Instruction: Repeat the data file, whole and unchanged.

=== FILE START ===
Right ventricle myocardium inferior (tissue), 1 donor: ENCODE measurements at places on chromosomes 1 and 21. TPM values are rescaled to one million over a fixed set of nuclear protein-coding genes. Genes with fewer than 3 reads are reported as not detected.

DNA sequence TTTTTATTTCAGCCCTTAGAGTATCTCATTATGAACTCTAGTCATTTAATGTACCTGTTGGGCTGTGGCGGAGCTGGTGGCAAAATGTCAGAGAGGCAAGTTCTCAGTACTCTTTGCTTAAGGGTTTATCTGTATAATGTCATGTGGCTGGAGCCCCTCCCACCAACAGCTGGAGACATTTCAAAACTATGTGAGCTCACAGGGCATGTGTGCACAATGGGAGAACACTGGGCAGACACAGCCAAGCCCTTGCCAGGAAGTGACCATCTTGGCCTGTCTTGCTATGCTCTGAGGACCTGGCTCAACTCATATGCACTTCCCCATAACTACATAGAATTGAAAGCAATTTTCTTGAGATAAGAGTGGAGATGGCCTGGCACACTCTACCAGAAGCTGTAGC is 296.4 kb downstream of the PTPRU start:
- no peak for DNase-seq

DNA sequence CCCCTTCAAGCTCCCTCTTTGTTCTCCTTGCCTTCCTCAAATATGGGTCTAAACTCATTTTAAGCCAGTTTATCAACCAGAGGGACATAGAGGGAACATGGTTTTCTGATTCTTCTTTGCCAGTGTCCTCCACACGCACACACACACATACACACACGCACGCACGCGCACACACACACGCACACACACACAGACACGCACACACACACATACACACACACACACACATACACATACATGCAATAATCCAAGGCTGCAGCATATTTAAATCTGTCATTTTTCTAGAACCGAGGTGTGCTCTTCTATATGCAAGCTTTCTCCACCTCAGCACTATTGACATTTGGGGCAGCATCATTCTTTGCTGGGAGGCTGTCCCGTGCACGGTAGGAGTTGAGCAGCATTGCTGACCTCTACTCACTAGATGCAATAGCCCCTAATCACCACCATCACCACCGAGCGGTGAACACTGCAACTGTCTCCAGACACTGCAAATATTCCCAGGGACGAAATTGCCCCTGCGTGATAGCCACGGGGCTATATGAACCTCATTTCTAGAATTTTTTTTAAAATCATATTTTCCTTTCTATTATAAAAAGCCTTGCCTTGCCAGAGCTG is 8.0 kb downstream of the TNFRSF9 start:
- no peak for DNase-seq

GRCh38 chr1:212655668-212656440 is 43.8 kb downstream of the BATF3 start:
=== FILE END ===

Right ventricle myocardium inferior (tissue), 1 donor: ENCODE measurements at places on chromosomes 1 and 21. TPM values are rescaled to one million over a fixed set of nuclear protein-coding genes. Genes with fewer than 3 reads are reported as not detected.

DNA sequence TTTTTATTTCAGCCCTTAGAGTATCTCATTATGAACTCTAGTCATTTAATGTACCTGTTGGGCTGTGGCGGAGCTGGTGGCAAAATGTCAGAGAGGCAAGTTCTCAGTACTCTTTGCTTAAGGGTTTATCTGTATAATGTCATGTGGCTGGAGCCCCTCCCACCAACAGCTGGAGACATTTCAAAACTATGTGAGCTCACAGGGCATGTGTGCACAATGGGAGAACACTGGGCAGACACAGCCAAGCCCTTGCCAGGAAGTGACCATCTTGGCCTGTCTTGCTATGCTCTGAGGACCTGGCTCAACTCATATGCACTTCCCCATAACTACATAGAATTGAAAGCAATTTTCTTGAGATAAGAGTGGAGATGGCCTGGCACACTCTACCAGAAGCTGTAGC is 296.4 kb downstream of the PTPRU start:
- no peak for DNase-seq

DNA sequence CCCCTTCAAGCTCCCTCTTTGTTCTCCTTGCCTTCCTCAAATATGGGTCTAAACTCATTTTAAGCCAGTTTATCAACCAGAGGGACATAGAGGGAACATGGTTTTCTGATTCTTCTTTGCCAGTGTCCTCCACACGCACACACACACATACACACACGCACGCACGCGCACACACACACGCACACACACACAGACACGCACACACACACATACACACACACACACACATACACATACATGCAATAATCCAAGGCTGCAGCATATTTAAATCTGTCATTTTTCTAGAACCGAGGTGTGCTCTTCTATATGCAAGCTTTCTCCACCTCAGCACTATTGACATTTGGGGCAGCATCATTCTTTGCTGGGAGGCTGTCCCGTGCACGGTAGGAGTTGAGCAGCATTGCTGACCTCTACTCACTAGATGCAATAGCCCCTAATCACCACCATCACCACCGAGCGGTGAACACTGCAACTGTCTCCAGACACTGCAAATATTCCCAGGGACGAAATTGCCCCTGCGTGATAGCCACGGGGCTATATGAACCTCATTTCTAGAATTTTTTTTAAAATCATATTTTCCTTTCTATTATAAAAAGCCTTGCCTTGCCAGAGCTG is 8.0 kb downstream of the TNFRSF9 start:
- no peak for DNase-seq

GRCh38 chr1:212655668-212656440 is 43.8 kb downstream of the BATF3 start: